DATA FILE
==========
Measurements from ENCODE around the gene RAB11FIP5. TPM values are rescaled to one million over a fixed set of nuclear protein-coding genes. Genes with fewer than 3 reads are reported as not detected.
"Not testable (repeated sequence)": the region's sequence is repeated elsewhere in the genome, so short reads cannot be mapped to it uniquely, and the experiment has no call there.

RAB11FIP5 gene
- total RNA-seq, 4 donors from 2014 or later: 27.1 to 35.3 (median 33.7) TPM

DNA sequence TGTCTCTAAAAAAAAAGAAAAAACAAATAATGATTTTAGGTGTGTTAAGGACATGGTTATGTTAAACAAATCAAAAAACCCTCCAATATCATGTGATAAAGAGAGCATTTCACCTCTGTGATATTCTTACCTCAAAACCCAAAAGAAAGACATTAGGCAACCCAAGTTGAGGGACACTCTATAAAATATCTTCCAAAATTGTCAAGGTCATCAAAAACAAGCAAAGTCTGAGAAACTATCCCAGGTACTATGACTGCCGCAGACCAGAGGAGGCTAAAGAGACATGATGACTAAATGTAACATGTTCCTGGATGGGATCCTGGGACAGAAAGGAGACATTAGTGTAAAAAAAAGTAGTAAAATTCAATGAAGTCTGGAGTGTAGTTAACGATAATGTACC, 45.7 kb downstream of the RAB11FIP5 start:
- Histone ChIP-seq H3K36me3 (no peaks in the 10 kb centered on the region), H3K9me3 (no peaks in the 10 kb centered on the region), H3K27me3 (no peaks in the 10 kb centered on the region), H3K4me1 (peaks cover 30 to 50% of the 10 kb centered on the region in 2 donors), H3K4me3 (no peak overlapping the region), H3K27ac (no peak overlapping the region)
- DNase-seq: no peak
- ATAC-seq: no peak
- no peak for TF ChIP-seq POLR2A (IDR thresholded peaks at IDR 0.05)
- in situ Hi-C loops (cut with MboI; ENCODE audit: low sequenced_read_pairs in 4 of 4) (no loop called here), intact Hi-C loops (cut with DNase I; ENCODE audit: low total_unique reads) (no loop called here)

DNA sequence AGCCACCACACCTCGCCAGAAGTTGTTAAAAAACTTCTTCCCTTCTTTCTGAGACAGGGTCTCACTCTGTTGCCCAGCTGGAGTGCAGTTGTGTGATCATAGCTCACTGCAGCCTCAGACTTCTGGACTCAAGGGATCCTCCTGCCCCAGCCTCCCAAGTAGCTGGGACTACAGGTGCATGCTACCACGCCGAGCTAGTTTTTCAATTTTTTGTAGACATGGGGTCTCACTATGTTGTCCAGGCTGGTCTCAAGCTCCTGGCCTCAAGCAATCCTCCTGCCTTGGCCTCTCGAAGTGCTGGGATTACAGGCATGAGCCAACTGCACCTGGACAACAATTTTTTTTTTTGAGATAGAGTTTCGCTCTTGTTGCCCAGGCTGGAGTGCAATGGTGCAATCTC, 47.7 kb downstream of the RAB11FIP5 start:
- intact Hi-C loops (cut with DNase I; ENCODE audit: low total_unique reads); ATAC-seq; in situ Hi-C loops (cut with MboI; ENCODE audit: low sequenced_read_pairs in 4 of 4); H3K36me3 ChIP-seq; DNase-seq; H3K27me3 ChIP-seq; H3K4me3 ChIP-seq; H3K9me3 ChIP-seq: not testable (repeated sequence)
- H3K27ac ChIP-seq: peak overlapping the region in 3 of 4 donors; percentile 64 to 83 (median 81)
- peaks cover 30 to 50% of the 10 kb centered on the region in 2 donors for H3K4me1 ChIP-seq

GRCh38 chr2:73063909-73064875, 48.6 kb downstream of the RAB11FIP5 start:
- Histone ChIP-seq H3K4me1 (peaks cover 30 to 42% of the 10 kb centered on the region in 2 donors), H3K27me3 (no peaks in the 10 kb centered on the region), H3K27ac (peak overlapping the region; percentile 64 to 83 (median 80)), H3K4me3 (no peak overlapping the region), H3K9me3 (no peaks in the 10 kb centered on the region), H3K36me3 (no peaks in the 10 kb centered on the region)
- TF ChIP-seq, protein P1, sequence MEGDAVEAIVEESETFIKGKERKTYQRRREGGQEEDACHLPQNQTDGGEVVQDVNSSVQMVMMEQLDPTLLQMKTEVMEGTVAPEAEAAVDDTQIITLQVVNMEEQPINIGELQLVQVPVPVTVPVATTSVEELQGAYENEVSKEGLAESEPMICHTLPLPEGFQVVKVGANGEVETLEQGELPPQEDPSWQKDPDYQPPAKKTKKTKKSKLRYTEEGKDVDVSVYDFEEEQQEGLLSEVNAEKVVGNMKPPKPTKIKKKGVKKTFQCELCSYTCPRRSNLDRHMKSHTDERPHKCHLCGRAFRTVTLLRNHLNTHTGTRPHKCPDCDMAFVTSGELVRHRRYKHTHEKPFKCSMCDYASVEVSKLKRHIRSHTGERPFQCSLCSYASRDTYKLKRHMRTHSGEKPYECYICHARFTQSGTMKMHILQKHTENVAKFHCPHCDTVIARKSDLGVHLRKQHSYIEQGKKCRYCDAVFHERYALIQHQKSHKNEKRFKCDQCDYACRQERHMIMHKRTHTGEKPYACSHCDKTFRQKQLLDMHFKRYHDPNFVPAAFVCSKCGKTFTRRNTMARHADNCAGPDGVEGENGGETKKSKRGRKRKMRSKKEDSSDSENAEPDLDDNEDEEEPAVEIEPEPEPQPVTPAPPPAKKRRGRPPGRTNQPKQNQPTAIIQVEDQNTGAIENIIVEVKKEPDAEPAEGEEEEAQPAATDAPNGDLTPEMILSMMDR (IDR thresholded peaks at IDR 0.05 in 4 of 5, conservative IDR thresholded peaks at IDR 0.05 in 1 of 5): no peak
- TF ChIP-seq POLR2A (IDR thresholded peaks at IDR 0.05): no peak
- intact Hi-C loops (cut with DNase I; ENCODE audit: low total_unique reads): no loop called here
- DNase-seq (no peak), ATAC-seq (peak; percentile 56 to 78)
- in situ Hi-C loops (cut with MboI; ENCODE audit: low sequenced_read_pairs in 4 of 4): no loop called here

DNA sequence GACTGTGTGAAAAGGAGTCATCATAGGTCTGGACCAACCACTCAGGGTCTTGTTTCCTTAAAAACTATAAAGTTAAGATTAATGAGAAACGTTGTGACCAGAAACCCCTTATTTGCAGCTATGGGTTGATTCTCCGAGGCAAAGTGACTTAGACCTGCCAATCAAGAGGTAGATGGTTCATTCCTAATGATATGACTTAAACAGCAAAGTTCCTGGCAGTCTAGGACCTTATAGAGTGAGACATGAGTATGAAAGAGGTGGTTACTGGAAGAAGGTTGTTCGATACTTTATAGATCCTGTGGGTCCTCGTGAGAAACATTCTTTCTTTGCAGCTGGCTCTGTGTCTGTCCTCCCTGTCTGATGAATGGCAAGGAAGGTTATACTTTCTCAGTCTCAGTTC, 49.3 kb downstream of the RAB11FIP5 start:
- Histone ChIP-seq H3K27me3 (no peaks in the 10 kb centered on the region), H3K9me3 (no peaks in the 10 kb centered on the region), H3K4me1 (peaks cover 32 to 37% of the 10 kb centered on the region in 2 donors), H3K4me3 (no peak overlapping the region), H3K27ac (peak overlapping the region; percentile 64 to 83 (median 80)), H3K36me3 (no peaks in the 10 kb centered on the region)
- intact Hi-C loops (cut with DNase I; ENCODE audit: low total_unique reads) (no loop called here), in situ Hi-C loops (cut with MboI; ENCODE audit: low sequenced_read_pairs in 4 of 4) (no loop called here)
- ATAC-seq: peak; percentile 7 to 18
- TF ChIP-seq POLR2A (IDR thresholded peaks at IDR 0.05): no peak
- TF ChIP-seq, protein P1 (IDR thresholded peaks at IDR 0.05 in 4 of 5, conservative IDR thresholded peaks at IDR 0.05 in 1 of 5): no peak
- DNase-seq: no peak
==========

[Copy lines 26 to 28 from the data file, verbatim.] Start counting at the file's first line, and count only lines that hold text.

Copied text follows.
- TF ChIP-seq POLR2A (IDR thresholded peaks at IDR 0.05): no peak
- TF ChIP-seq, protein P1 (IDR thresholded peaks at IDR 0.05 in 4 of 5, conservative IDR thresholded peaks at IDR 0.05 in 1 of 5): no peak
- DNase-seq: no peak